“Marshall” has all the makings of a fantastic biopic: a venerable subject matter, impressive actors, and an Oscar-nominated director in Reginald Hudlin (“Django Unchained”). While this film is undoubtedly an Oscar-contender, it turns out that it’s not so much a biopic after all. Despite former Supreme Court Justice Thurgood Marshall’s remarkable record winning 29 of 32 cases before the Supreme Court as a private attorney, he doesn’t even argue the central case in this film.
Why would Hudlin appear turn away from the story of civil rights leader Marshall in favor of white, Jewish attorney Sam Friedman? It seems this isn’t the well-known story of Marshall-the-attorney, but one that explores a lesser-known side of him. Here, Thurgood Marshall (Chadwick Boseman) shines as a brilliant recruiter and motivator.
In “Marshall“, Thurgood travels to Connecticut on behalf of the NAACP to defend Joseph Spell (Sterling K Brown) on a rape charge. As he’s not a licensed attorney in the state, Marshall needs one to appear in court on his behalf, presenting a motion allowing him to argue there. Sam Friedman (Josh Gad) reluctantly agrees, insisting that he’s through with the case afterwards. The judge won’t allow Friedman to step down and forbids Marshall from speaking, effectively muzzling him in favor of an attorney who has never even tried a criminal case.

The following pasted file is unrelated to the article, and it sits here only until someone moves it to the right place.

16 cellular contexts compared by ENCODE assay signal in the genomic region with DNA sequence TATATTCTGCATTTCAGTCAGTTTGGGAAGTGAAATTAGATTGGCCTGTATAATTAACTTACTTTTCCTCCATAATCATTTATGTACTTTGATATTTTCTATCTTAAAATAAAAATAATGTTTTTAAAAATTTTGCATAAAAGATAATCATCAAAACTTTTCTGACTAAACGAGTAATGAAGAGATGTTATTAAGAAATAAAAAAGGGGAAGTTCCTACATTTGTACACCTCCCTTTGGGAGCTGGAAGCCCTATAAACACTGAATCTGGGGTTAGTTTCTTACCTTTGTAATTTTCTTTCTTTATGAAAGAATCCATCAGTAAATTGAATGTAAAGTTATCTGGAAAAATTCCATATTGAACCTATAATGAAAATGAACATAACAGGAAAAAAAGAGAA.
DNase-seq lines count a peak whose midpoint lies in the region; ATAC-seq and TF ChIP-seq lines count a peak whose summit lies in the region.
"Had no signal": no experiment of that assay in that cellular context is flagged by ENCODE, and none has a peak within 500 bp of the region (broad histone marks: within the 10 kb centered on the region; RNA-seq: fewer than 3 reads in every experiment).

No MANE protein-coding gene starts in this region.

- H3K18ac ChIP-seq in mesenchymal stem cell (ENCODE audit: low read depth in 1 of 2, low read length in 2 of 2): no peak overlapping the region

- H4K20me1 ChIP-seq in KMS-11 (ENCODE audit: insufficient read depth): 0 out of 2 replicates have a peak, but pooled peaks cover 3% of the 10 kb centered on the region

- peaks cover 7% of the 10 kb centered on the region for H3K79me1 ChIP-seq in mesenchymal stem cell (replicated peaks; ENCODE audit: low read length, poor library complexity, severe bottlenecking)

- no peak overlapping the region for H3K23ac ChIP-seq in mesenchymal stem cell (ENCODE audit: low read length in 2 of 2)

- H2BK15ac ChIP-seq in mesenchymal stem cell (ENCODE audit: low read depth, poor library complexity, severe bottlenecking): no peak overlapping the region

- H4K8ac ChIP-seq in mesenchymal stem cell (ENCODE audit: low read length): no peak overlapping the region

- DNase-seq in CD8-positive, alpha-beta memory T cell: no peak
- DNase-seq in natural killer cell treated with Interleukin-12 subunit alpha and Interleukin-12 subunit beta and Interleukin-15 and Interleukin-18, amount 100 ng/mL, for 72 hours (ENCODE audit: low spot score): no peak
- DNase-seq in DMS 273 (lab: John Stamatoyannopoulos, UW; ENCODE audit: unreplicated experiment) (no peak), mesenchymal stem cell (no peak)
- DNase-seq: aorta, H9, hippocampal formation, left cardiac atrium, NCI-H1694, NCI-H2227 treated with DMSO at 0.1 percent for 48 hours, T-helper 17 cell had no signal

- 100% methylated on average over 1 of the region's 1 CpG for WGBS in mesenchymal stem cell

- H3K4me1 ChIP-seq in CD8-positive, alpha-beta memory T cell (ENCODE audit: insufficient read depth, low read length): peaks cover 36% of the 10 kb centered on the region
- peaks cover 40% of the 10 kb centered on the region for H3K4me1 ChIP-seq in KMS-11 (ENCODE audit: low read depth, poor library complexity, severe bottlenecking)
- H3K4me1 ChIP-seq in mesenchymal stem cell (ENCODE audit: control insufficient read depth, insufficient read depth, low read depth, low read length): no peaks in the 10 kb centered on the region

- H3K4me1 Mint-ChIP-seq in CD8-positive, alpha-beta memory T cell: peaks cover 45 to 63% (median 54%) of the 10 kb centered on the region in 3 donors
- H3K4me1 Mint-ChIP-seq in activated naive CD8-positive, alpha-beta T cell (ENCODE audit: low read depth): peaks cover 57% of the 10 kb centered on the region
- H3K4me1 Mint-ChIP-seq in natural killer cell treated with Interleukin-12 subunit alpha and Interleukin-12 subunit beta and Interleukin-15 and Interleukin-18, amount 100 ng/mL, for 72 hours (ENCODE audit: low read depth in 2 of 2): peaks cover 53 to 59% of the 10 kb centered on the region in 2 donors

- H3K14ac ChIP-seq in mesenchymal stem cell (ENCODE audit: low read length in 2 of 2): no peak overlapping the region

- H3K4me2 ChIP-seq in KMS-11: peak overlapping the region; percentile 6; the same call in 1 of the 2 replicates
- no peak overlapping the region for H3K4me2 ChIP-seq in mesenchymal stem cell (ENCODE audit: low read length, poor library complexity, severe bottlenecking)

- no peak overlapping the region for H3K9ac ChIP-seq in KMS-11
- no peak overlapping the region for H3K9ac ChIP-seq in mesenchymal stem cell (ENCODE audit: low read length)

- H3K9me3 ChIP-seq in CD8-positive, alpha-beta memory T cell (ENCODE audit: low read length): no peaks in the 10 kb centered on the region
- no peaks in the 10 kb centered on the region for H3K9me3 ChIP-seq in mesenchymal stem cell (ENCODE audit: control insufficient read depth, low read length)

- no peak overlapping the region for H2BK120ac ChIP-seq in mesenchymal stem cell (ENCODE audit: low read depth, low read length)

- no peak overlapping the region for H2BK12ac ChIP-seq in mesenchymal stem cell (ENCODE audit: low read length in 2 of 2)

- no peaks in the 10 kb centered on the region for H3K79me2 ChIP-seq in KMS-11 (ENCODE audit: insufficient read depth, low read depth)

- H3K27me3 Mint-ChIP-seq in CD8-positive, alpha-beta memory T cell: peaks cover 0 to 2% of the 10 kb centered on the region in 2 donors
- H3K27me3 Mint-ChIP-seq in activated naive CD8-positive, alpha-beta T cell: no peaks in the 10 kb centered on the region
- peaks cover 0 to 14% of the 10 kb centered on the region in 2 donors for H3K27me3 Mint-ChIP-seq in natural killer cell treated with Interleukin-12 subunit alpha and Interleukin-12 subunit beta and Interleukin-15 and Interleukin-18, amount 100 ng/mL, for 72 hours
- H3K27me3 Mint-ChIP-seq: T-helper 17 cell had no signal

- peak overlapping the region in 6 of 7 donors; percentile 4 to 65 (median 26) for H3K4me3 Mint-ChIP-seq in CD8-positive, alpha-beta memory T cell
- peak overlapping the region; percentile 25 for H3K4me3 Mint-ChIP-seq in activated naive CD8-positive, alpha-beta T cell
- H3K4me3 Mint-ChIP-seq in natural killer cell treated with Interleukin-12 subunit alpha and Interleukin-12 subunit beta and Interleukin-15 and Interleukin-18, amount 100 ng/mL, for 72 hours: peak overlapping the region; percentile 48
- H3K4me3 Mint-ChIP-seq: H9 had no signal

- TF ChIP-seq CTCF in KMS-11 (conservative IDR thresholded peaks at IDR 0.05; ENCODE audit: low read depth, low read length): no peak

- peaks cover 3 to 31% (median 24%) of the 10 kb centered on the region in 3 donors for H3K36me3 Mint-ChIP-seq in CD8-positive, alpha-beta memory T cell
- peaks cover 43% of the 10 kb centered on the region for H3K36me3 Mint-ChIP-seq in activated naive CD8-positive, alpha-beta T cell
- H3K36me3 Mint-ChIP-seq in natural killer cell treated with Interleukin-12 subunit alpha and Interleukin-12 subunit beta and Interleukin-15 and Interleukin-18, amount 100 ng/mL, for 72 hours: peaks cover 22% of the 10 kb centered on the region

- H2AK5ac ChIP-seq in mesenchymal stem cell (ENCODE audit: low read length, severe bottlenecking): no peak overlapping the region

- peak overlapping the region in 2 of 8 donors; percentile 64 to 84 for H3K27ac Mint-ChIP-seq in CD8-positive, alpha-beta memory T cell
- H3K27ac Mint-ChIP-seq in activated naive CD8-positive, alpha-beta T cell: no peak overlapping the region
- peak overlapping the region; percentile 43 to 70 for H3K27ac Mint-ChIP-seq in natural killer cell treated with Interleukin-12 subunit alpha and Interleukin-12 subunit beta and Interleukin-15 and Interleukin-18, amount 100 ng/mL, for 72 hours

The surprise ruling means Marshall must motivate Friedman to defend their client, while teaching him the intricacies of criminal law. Friedman becomes part of a movement he never intended to champion. In fact, the film’s post script says he spent the rest of his life working as a civil rights advocate following this experience.
The real-life Friedman undoubtedly saw the parallels between what he faced as a Jewish attorney and the plight of his African-American client, a point that’s emphasized through repeated scenes in which both suffer from racism and stereotypes. The director ensures this connection is clear, with Marshall telling Friedman he’s “one of us”.
For more about “Marshall”, including some interesting stylistic choices, take a look below:
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